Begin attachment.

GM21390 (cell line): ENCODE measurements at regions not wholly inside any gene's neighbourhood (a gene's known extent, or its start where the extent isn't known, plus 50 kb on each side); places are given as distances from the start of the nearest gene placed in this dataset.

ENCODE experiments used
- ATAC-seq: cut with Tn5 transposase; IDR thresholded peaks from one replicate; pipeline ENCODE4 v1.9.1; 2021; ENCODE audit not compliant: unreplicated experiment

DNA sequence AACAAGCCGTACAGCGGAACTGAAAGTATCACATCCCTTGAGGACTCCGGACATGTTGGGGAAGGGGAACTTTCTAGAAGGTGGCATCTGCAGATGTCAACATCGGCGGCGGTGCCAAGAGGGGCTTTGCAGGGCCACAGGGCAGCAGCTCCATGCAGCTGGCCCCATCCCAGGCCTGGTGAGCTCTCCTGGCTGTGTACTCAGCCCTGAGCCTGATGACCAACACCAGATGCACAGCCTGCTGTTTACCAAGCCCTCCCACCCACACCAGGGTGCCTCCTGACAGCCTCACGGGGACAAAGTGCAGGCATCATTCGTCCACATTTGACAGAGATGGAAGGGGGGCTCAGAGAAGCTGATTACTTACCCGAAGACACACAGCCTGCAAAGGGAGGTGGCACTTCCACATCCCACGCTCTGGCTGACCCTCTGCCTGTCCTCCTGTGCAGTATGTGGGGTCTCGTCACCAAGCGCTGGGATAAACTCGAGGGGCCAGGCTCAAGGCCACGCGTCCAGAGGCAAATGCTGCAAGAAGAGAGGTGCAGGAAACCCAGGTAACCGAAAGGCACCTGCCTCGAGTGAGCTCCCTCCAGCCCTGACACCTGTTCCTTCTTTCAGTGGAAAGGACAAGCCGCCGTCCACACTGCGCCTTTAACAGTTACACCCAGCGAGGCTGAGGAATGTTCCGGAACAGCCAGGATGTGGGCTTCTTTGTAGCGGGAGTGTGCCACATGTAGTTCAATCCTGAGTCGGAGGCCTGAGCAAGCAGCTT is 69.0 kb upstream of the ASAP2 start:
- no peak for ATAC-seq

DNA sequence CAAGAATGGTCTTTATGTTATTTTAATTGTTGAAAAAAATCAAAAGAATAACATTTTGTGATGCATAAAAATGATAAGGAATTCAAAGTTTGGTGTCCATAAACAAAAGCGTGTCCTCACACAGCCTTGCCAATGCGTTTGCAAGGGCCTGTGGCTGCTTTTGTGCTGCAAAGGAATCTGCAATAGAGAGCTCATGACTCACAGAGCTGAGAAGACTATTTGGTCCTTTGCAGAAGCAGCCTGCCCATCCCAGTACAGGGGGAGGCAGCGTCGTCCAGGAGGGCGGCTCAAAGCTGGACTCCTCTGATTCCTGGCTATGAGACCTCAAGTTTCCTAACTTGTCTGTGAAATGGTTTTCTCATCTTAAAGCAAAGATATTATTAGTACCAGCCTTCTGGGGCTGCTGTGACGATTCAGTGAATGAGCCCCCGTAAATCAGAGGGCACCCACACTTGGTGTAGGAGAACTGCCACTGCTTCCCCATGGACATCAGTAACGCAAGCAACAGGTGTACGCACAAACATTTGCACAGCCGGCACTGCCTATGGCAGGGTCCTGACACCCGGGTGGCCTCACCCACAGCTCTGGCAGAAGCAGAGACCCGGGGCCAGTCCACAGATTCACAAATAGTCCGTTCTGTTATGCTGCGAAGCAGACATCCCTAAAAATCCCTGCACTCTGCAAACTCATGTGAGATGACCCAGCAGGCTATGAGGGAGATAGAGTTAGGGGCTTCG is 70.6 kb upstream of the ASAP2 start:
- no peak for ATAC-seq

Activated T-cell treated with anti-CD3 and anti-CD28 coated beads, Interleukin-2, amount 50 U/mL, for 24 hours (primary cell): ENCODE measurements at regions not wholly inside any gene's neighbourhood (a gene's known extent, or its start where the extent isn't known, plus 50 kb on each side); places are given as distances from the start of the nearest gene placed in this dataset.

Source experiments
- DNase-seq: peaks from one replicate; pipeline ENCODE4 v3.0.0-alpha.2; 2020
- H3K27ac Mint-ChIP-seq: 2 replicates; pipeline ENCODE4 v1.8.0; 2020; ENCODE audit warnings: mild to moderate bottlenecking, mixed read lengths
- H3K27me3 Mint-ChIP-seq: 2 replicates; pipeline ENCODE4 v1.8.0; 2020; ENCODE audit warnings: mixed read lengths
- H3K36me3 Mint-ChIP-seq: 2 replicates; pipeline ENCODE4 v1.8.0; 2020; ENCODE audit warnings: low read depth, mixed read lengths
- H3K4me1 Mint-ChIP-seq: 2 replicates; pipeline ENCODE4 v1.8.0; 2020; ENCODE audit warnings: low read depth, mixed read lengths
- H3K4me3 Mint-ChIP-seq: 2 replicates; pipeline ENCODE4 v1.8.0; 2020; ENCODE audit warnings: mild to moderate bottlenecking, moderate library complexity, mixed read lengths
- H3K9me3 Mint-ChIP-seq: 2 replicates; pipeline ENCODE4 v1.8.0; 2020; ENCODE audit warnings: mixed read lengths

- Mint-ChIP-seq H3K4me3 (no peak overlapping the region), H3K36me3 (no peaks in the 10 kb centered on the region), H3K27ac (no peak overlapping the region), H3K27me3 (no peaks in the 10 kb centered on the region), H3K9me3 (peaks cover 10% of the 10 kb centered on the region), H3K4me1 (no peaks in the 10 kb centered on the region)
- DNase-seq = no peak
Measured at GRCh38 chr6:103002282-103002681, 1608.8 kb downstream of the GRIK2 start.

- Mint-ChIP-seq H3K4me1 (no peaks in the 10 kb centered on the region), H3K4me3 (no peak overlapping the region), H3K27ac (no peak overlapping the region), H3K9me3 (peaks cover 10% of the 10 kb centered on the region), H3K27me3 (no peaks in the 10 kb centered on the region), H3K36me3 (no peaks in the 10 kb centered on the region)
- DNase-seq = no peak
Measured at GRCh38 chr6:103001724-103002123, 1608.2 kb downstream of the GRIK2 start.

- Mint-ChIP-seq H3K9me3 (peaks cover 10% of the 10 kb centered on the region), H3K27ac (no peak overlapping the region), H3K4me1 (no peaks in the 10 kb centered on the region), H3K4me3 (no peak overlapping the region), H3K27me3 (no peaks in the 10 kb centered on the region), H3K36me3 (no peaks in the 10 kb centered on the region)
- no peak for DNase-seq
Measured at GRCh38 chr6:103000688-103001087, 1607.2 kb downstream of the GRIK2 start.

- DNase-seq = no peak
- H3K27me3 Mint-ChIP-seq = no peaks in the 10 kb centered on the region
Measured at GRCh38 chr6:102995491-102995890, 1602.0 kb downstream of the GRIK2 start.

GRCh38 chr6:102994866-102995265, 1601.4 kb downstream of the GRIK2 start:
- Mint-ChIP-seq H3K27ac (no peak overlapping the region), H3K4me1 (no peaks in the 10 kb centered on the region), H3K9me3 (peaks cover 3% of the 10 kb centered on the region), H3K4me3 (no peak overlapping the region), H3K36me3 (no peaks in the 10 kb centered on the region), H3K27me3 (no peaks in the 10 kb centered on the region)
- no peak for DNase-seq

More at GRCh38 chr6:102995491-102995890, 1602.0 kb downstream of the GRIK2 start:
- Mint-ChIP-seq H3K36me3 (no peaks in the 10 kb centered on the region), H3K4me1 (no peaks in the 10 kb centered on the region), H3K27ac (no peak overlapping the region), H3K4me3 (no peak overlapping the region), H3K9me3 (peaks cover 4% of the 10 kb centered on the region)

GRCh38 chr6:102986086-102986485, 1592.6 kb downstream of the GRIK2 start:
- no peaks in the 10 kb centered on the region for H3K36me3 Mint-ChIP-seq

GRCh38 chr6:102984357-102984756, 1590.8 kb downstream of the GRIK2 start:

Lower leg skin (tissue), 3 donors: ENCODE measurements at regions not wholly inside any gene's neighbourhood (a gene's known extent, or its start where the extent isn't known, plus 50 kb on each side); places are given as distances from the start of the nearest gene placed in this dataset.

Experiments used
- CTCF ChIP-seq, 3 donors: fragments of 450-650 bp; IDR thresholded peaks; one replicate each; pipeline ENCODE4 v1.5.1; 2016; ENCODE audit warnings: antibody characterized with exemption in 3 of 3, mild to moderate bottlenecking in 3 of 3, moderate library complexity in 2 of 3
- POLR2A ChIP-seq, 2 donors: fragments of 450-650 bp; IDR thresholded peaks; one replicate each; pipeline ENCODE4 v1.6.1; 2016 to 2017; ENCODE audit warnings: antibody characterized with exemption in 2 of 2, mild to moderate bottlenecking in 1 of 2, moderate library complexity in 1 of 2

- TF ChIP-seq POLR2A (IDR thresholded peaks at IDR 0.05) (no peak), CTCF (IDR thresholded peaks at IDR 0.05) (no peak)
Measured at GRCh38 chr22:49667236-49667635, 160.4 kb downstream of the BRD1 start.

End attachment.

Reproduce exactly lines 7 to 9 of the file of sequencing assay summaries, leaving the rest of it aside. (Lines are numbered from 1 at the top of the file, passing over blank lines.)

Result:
- no peak for ATAC-seq

Activated T-cell treated with anti-CD3 and anti-CD28 coated beads, Interleukin-2, amount 50 U/mL, for 24 hours (primary cell): ENCODE measurements at regions not wholly inside any gene's neighbourhood (a gene's known extent, or its start where the extent isn't known, plus 50 kb on each side); places are given as distances from the start of the nearest gene placed in this dataset.

Source experiments